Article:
The Freedom Movement: Catch the pulse

Anirban Ganguly

The Approach
In the preface to his three volume classic, History of the Freedom movement in India, R.C. Majumdar (1888-1980) ‘one of India’s most distinguished twentieth-century historians’1 made a very telling remark, especially relevant to teaching of the history of the Indian Freedom Movement to young learners. ‘I have not hesitated’, wrote Majumdar, ‘ to speak out the truth, even if it is in conflict with views cherished and propagated by distinguished political leaders for whom I have the greatest respect’ and that a ‘solid structure of mutual amity and understanding cannot be built on the quicksands of false history and political expediency.’2 Similarly, legendary historian P.V.Kane (1880-1972) who received India’s highest civilian honour, the ‘Bharat Ratna’ observed in 1953, in the course of his presidential address to the Indian History Congress that ‘it would be better not to teach any History to students for the period before 1947 at all rather than teach a garbled version of History.’3 He cautioned against being guilty of the habit of suppression veri and suggestion falsi.4

Mahatma-Gandhi Truth in narrating events, truth in analyzing their causes, truth in elaborating their details and truth in assessing their impact regardless of one’s personal predilections and prejudices is what is perhaps of great importance in narrating the events of the freedom movement. Such an approach will also enable the teacher to provide the wide-eyed and eager young learner with a fresh perspective on the history of the whole movement. The attempt must be to teach the history of the freedom movement in a balanced and objective manner free from any ideological bias. Such an effort is yet to be made in a comprehensive manner. In fact, the freedom movement, if taught with an open mind, can truly turn into a remarkable instrument for developing cohesion, understanding, and harmony in growing minds, for it is a saga symbolizing the diverse efforts and struggles that went into realizing one great dream.

Why teach the freedom movement
But why teach the freedom movement? Why preserve its memory? The past is after all the past! The answer is a simple and direct one. The memory of any collective effort, any united struggle and any willing sacrifice that has strengthened our national unity, expressed our noblest aspirations and displayed our diversities of approach and action towards the one united goal of national liberation needs to be taught in order to continuously inspire young minds and instil in them values that encourage the growth of self-exceeding thoughts and acts. The freedom movement is just one such collective effort. In fact, the lives of the great exponents of Indian nationalism, if narrated in an inspiring and colourful way, can easily sow value-seeds in each young listener. The movement abounds in such inspiring and heroic narratives. Every child is actually ‘a lover of interesting narrative, a hero worshipper, and a patriot’5 and appealing to these in the children will allow them to come in touch with and master the continuously ‘living and human parts’6 of the movement. The memory of the struggle needs to be preserved – this may perhaps sound clichéd – so that each young mind lives through the struggle that his forefathers underwent and begins to value the very idea and feeling of ‘freedom’. Some among them shall perhaps grow up to be life-long defenders of the value of ‘freedom’ itself.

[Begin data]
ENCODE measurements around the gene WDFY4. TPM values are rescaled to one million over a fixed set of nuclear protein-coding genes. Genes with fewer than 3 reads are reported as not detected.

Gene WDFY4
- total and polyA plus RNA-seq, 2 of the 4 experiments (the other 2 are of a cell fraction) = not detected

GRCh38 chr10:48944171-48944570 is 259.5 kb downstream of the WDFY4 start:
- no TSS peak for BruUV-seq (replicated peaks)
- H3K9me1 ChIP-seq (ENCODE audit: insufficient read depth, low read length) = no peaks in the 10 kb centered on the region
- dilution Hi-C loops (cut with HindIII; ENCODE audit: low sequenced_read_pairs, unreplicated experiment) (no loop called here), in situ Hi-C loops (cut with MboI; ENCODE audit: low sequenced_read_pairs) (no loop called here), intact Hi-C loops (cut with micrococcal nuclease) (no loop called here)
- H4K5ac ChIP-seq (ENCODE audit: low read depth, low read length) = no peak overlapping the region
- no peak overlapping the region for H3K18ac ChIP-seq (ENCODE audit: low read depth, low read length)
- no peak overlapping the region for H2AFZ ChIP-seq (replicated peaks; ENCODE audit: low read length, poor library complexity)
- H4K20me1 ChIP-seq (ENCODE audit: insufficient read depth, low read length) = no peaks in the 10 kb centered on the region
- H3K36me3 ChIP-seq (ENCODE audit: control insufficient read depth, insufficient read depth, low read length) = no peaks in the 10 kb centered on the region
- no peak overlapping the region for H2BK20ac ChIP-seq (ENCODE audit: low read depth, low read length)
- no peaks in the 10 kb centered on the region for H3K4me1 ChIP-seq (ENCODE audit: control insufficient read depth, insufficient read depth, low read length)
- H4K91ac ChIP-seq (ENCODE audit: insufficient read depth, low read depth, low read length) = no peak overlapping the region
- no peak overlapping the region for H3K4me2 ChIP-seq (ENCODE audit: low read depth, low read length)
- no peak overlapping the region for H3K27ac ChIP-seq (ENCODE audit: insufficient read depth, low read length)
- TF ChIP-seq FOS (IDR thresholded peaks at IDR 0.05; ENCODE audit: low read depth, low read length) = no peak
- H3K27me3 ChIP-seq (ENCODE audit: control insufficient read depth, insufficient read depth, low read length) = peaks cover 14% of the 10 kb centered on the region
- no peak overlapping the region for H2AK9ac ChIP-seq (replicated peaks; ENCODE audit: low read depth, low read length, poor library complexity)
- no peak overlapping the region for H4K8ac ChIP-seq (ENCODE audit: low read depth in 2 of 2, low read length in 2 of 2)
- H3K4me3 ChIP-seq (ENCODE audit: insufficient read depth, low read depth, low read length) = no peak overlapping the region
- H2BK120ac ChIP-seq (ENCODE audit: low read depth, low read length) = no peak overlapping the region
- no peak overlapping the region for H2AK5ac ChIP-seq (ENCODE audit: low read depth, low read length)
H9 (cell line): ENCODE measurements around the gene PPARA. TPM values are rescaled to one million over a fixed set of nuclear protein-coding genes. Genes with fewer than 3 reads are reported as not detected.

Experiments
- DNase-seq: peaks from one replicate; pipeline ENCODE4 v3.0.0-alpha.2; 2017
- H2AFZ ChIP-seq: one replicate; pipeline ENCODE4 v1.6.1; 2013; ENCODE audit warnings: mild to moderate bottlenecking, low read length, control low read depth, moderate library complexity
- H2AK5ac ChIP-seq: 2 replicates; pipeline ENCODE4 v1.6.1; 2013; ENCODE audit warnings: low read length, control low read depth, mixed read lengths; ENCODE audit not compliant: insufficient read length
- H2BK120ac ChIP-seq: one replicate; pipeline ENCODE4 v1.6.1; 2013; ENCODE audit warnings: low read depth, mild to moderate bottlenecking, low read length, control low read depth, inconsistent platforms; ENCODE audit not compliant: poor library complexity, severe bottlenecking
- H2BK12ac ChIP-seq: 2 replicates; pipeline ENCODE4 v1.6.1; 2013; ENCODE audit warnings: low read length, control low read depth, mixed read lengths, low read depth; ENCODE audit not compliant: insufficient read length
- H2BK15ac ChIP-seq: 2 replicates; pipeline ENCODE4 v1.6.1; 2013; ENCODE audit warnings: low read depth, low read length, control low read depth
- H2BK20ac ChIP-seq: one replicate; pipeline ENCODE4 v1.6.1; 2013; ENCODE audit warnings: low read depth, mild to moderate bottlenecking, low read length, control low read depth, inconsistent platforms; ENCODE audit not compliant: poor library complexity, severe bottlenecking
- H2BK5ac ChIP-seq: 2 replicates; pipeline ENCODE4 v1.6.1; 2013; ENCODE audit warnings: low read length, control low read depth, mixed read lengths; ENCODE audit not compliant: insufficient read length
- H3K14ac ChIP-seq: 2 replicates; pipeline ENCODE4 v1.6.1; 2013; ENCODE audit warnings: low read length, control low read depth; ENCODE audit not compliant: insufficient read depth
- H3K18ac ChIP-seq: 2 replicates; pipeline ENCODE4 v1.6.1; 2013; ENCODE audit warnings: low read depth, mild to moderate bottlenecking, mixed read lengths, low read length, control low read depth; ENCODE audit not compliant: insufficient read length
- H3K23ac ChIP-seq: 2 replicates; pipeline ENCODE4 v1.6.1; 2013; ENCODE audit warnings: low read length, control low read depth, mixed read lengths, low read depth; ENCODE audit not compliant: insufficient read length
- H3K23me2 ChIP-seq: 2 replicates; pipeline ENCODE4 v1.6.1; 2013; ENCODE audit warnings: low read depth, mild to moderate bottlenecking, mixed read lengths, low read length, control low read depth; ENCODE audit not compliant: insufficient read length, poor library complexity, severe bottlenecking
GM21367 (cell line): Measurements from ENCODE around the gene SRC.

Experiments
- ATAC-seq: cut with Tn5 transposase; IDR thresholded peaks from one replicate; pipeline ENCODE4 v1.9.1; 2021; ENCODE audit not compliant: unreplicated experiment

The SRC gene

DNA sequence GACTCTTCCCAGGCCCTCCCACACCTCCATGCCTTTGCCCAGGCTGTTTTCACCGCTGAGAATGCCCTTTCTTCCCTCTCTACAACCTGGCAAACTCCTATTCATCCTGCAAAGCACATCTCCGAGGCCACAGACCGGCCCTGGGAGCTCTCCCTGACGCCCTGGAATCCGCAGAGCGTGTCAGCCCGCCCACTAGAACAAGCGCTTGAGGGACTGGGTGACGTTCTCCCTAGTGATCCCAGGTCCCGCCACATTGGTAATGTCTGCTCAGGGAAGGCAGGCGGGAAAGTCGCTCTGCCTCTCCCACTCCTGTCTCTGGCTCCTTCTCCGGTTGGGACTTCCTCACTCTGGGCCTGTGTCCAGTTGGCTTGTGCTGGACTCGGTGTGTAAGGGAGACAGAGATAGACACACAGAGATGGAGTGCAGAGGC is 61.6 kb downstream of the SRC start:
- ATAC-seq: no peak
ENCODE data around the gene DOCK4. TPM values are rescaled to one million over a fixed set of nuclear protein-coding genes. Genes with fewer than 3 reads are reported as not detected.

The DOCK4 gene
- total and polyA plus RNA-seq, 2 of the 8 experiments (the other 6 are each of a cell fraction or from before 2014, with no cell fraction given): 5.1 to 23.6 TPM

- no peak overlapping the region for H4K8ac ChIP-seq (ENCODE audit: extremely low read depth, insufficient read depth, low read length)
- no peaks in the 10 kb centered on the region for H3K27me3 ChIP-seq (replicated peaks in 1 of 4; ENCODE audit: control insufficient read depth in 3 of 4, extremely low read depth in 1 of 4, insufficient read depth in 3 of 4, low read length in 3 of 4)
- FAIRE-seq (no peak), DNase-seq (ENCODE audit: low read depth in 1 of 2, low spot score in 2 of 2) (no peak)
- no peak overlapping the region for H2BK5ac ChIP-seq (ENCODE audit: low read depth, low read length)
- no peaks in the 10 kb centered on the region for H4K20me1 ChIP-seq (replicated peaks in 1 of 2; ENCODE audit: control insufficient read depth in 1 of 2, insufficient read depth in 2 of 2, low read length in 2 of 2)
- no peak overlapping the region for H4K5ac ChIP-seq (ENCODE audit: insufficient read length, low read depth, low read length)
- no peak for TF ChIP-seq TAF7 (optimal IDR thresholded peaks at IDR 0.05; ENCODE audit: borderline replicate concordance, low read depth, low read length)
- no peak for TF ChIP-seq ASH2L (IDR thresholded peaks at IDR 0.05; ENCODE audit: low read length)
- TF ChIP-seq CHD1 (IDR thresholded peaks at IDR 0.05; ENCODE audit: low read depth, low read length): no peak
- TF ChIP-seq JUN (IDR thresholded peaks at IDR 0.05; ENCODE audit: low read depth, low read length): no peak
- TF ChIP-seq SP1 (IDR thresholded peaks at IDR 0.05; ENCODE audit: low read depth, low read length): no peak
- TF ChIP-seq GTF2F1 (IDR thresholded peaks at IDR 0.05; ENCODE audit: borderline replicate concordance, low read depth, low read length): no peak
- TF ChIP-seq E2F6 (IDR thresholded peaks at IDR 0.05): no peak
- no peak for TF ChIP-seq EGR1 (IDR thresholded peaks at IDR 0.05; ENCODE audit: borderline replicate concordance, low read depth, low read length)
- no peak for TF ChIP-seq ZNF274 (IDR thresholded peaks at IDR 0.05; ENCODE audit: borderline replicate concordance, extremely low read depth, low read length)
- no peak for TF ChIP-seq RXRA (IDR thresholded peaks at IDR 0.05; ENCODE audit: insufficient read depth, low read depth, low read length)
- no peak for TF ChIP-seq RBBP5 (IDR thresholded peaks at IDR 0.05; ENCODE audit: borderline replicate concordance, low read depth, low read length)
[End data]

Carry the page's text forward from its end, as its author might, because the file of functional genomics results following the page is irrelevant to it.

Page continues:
1. Michel Danino, Indian Culture and India’s Future, (New Delhi: D.K.Printworld, 2011), p.181.
  2. R.C.Majumdar, History of the Freedom movement in India (Kolkata: Firma KLM, rpt, 1997) pp.xix-xx.
  3. P.V.Kane, ‘Presidential Address’, Indian History Congress, Proceedings of the Sixteenth Session: Waltair, (Kolkata: Indian History Congress Association, 1953), pp 5-6.
  4. Ibid.
  5. Sri Aurobindo, ‘Simultaneous and Successive Teaching’, Complete Works, vol.1, (Pondicherry: Sri Aurobindo Ashram Trust, 2003), p.395.
  6. Ibid.
  7. Bipin Chandra Pal, ‘The Revised Scheme of Primary Education in Bengal – III’, New India, November 18, 1901, New India Microfilm Copies, National Library, Kolkata.
  8. Gijubhai Badheka, Divasvapna, (New Delhi: National Book Trust, 1990), p.44.
  9. Sister Nivedita, ‘A Note on Historical Research’, The Complete Works, vol.4, (Kolkata: Advaita Ashrama, 3rd imp, 1996), pp. 389-390.
  10. The author is currently a Research Associate with Vivekananda International Foundation, New Delhi and also a Research-Scholar at the Centre for Sri Aurobindo Studies, Jadavpur University, Kolkata. He can be reached at

    This is an article for subscribers only. You may request the complete article by writing to us at

Leave a Reply